As pandemic subsides, Durango schools renew commitment to locally grown food sources - The Durango Herald

As pandemic subsides, Durango schools renew commitment to locally grown food sources – The Durango Herald

Students celebrate Proud School Meal Day with lunches made with fresh produce

Animas Valley Elementary School students line up for locally sourced tacos on the day of the Colorado Proud School Meal. (Courtesy of Durango School District 9-R)

Students in Durango 9-R celebrated Colorado Proud School Meal Day Tuesday by enjoying lunches made with locally grown foods.

At Animas Valley Elementary School, students queued up to enjoy tacos that use beef from Sunnyside Meat and vegetables from the fields to Plate Produce and salsa from Rez Meetz Urban.

The idea was developed by the state to encourage local agribusiness, which contributes $47 billion annually to the state’s economy. The school district is trying to reconnect with local farmers in the district two years after the COVID-19 pandemic affected access to locally grown sources.

Angela Fusco, Animas Valley Elementary School’s kitchen director, said it’s important to educate students about where their food comes from.

“It helps promote healthier, healthier food choices,” Fusco said. “And starting at the elementary level, it’s a habit that can be instilled to last a lifetime.”

She’s happy with the region’s continued commitment to locally grown foods because it’s something she’s trying to do in her personal life. Fusco said COVID-19 has caused problems for the school district’s use of locally grown foods because the district has tried to limit interaction with outside food sources to protect children from getting sick.

Matt Pauling, 9-R’s director of food and nutrition, was not in his current position during the height of the pandemic, but said it was likely a logistical decision.

“COVID has had a negative impact on a lot of aspects of our lives but definitely a farm-to-school program,” he said. “So I’m really happy to see it in action.”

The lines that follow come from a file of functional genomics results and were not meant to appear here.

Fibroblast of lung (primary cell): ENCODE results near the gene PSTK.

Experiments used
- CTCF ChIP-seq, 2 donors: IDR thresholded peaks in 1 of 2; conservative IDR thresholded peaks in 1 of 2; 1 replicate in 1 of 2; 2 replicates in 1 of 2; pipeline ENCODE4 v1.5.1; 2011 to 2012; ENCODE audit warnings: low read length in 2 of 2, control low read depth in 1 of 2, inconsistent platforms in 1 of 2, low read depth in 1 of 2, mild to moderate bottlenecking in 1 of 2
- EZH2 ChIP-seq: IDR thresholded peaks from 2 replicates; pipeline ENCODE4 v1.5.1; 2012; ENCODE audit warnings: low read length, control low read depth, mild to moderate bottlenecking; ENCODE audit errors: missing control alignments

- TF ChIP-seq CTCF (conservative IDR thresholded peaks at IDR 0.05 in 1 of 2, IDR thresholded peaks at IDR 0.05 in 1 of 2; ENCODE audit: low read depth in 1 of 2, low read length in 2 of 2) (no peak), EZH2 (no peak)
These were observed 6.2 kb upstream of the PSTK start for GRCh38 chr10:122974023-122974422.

Poling tries to incorporate local foods into the school lunch menu as much as possible. He says that it is not financially feasible to use only local food sources, but he tries to use as many local sources as possible.

He noted that Durango supports its local business.

Fusco said she would like to see more of the locally grown food sources used at the school but realizes that production can be seasonal. Shorter growing seasons mean that the school district does not always have access to locally grown produce.

The school district has also emphasized preparing meals from scratch to produce healthier lunches.

“Instead of buying a can of marinara sauce, we make it with tomatoes, herbs, and spices,” Pauling said. “By using whole foods, you can have more control of your sodium this way. Right now, the menu is probably 60-70% made from scratch.”

For some students at Animas Valley Elementary School, tacos were among their favorite menu items. Fusco said students enjoy locally sourced foods because it opens doors to new options. She uses beets from field to plate, because students do not often feed fresh beets at home.

Fosco is also excited for the students to start growing produce again in the school’s greenhouse. She said the greenhouse was affected by COVID-19 restrictions.

“The children participate in planting the garden and harvesting the garden,” she said. “They’re doing a farmers market where they sell their produce to the public, which has started again, which is really cool.”

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